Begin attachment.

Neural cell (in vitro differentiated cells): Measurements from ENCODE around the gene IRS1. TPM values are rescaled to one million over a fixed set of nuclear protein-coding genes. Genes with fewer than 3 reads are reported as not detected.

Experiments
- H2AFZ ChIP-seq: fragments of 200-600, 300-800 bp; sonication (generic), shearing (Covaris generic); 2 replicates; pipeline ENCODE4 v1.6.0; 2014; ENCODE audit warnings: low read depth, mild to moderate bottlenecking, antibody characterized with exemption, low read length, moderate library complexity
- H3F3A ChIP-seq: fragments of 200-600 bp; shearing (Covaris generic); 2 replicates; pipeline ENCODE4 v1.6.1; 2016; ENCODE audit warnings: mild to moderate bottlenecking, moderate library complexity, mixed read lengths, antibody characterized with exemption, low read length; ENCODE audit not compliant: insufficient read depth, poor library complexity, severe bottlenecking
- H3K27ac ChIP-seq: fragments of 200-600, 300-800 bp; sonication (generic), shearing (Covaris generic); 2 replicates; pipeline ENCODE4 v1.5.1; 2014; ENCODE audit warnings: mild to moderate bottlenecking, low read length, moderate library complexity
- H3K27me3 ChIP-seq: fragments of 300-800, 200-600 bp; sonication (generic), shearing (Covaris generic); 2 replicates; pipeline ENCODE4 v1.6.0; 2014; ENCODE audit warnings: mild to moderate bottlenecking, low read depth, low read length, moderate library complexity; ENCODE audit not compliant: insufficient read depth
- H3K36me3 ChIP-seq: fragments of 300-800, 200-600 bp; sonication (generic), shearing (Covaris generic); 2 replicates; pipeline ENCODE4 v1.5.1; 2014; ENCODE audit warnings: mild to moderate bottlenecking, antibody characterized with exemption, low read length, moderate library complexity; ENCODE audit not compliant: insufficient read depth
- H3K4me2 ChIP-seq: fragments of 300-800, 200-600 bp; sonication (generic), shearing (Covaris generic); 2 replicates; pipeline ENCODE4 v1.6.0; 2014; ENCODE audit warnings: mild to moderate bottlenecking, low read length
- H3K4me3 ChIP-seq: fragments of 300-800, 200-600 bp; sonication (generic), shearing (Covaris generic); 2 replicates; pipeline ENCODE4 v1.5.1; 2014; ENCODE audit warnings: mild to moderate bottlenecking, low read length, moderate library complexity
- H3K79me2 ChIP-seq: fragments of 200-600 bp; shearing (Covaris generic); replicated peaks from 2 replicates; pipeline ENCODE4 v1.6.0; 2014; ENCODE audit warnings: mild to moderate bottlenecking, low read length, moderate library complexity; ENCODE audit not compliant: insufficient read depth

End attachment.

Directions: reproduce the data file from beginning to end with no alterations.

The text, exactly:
Neural cell (in vitro differentiated cells): Measurements from ENCODE around the gene IRS1. TPM values are rescaled to one million over a fixed set of nuclear protein-coding genes. Genes with fewer than 3 reads are reported as not detected.

Experiments
- H2AFZ ChIP-seq: fragments of 200-600, 300-800 bp; sonication (generic), shearing (Covaris generic); 2 replicates; pipeline ENCODE4 v1.6.0; 2014; ENCODE audit warnings: low read depth, mild to moderate bottlenecking, antibody characterized with exemption, low read length, moderate library complexity
- H3F3A ChIP-seq: fragments of 200-600 bp; shearing (Covaris generic); 2 replicates; pipeline ENCODE4 v1.6.1; 2016; ENCODE audit warnings: mild to moderate bottlenecking, moderate library complexity, mixed read lengths, antibody characterized with exemption, low read length; ENCODE audit not compliant: insufficient read depth, poor library complexity, severe bottlenecking
- H3K27ac ChIP-seq: fragments of 200-600, 300-800 bp; sonication (generic), shearing (Covaris generic); 2 replicates; pipeline ENCODE4 v1.5.1; 2014; ENCODE audit warnings: mild to moderate bottlenecking, low read length, moderate library complexity
- H3K27me3 ChIP-seq: fragments of 300-800, 200-600 bp; sonication (generic), shearing (Covaris generic); 2 replicates; pipeline ENCODE4 v1.6.0; 2014; ENCODE audit warnings: mild to moderate bottlenecking, low read depth, low read length, moderate library complexity; ENCODE audit not compliant: insufficient read depth
- H3K36me3 ChIP-seq: fragments of 300-800, 200-600 bp; sonication (generic), shearing (Covaris generic); 2 replicates; pipeline ENCODE4 v1.5.1; 2014; ENCODE audit warnings: mild to moderate bottlenecking, antibody characterized with exemption, low read length, moderate library complexity; ENCODE audit not compliant: insufficient read depth
- H3K4me2 ChIP-seq: fragments of 300-800, 200-600 bp; sonication (generic), shearing (Covaris generic); 2 replicates; pipeline ENCODE4 v1.6.0; 2014; ENCODE audit warnings: mild to moderate bottlenecking, low read length
- H3K4me3 ChIP-seq: fragments of 300-800, 200-600 bp; sonication (generic), shearing (Covaris generic); 2 replicates; pipeline ENCODE4 v1.5.1; 2014; ENCODE audit warnings: mild to moderate bottlenecking, low read length, moderate library complexity
- H3K79me2 ChIP-seq: fragments of 200-600 bp; shearing (Covaris generic); replicated peaks from 2 replicates; pipeline ENCODE4 v1.6.0; 2014; ENCODE audit warnings: mild to moderate bottlenecking, low read length, moderate library complexity; ENCODE audit not compliant: insufficient read depth